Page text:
The Greens are campaigning against uncovered coal trains in the lead up to the Griffith by-election, saying they’re putting the health of voters at risk.
The Australian Greens are trying to “clear the air” as they campaign in the seat vacated by ex-prime minister Kevin Rudd.
The party spruiked its proposed Clean Air Act as it campaigned in the Griffith electorate, in inner Brisbane, on Monday.
The Greens say such an act is needed to establish standards for air quality and legally require coal trains passing through residential areas to be covered.
Greens candidate for Griffith Geoff Ebbs says an average of three coal trains, with some 40 to 50 uncovered wagons each, pass through the electorate each day, putting voters’ health at risk.
“The Cleveland line runs right through Griffith and with multiple coal trains passing through every day with uncovered wagons, this is a major issue for locals,” he said.
“According to the CSIRO, more Australians die from particle pollution, like coal dust, than from car crashes each year.”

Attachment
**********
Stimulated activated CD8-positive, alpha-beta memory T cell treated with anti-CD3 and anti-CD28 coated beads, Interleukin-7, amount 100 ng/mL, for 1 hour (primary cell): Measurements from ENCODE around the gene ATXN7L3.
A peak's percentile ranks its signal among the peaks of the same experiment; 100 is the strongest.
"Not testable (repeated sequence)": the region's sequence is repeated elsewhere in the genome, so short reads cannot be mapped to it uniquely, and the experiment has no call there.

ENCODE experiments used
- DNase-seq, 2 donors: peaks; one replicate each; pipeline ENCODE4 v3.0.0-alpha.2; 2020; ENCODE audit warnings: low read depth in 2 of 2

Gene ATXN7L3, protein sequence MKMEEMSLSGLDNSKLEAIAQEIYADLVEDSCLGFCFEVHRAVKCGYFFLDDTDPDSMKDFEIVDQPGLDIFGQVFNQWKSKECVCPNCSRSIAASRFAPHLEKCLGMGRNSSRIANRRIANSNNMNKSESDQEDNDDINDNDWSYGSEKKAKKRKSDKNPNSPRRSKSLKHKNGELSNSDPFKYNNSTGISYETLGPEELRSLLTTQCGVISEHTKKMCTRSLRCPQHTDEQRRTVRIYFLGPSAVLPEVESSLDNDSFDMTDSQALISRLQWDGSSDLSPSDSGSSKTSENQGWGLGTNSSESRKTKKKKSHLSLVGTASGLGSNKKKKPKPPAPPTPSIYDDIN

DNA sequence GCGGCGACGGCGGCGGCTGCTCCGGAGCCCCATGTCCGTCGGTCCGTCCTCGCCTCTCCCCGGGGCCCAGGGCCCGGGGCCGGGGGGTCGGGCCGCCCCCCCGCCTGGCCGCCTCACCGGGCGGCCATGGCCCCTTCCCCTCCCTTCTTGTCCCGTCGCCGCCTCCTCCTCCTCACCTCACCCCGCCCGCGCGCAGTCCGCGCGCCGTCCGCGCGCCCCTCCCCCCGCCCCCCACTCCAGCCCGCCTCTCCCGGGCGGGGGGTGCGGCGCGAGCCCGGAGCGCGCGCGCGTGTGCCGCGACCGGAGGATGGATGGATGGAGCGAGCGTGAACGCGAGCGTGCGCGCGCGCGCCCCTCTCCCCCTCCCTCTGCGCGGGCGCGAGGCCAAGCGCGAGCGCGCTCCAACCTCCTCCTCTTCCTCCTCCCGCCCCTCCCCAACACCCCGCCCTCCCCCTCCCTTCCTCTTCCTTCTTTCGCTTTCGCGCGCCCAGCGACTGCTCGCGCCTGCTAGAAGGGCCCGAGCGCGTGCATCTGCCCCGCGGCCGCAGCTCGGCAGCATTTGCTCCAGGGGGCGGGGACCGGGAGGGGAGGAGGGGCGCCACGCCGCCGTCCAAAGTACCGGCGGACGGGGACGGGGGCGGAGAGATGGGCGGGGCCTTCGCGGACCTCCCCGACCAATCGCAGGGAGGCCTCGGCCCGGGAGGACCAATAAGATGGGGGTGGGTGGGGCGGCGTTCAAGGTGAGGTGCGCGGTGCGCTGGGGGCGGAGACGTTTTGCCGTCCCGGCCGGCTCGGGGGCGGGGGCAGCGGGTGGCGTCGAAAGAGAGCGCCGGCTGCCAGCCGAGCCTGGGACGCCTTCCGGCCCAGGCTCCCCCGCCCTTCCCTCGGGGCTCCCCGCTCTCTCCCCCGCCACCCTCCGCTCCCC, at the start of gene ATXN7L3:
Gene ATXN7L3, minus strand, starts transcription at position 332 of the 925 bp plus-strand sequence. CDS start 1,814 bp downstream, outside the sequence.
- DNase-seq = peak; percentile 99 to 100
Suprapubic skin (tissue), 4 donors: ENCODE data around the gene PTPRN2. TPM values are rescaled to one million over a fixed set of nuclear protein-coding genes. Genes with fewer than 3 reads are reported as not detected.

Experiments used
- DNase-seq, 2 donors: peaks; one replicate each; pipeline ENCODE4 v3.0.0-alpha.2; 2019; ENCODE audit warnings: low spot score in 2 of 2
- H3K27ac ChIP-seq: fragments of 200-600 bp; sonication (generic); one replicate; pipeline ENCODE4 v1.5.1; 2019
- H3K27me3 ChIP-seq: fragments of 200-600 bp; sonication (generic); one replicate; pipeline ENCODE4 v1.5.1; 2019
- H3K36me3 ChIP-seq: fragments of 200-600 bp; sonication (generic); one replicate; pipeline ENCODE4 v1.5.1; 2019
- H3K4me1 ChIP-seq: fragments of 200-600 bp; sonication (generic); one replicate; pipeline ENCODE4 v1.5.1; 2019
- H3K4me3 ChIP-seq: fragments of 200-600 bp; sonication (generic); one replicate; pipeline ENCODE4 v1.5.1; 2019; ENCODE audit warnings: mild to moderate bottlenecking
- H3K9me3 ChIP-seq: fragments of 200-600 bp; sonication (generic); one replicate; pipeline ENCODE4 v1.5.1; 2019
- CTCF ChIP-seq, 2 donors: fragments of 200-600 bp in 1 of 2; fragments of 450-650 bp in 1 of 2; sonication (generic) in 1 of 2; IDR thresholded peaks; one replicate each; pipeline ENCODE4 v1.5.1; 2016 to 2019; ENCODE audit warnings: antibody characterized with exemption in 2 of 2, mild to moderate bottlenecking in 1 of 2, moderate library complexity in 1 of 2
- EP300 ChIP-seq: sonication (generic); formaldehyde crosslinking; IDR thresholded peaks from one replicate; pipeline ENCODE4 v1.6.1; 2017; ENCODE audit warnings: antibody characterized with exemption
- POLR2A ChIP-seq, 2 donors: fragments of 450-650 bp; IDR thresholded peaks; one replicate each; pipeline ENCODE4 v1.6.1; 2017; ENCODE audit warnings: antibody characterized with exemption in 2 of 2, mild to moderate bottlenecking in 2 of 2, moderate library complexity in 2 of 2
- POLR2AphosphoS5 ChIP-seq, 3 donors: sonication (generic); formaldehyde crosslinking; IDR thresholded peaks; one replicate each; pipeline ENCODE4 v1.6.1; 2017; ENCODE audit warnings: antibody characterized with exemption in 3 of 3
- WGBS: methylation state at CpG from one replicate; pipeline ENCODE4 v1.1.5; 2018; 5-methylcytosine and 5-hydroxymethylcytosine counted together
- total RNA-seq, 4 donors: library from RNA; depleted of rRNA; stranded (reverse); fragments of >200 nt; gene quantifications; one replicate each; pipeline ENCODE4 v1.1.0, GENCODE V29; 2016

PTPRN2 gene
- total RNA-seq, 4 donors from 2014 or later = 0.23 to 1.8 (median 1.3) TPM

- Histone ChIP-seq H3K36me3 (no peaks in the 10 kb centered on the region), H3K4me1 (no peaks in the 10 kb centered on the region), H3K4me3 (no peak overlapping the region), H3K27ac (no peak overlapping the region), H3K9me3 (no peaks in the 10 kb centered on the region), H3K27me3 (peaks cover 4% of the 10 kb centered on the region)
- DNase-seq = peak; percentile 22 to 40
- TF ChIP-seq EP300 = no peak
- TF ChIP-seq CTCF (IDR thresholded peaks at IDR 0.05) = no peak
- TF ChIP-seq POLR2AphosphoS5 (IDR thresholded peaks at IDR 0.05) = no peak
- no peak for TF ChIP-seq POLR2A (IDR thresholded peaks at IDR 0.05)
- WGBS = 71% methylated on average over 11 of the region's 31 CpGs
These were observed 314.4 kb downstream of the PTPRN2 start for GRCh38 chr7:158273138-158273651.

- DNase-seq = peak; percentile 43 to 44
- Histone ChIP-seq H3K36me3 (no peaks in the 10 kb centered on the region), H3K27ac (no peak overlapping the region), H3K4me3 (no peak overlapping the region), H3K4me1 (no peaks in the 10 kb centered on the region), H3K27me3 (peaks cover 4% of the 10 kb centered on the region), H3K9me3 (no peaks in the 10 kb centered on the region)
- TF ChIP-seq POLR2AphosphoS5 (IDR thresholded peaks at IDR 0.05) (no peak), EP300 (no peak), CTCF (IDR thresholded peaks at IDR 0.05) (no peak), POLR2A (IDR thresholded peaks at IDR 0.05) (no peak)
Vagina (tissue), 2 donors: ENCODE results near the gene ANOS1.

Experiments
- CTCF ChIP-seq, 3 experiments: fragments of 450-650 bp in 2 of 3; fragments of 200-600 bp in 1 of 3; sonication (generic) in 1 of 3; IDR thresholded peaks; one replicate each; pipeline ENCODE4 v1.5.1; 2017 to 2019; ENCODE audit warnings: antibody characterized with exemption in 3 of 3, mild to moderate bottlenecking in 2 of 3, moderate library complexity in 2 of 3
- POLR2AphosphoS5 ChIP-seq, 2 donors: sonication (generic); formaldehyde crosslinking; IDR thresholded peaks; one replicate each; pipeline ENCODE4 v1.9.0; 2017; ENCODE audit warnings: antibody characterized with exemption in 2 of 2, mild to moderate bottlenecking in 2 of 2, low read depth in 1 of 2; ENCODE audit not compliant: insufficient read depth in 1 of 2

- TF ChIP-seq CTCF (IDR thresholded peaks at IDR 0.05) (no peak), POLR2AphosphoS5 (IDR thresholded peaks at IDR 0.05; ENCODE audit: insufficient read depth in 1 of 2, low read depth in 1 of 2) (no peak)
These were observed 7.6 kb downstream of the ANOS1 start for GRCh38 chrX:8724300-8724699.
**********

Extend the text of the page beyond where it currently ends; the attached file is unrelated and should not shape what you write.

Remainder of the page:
Greens Senator Larissa Waters and Clean Air Queensland spokesman Michael Kane joined Mr Ebbs on the campaign trail on Monday.
Apart from climate change issues, the Greens will also highlight the major parties’ “attacks on social welfare and education spending” in the lead up to the by-election, Mr Ebbs said.
Eleven candidates are vying for the February 8 poll, including the Liberal National Party’s Dr Bill Glasson, a former Australian Medical Association president who was narrowly defeated by Mr Rudd at the September election.
Labor is pinning its hopes on employment and industrial relations lawyer Terri Butler.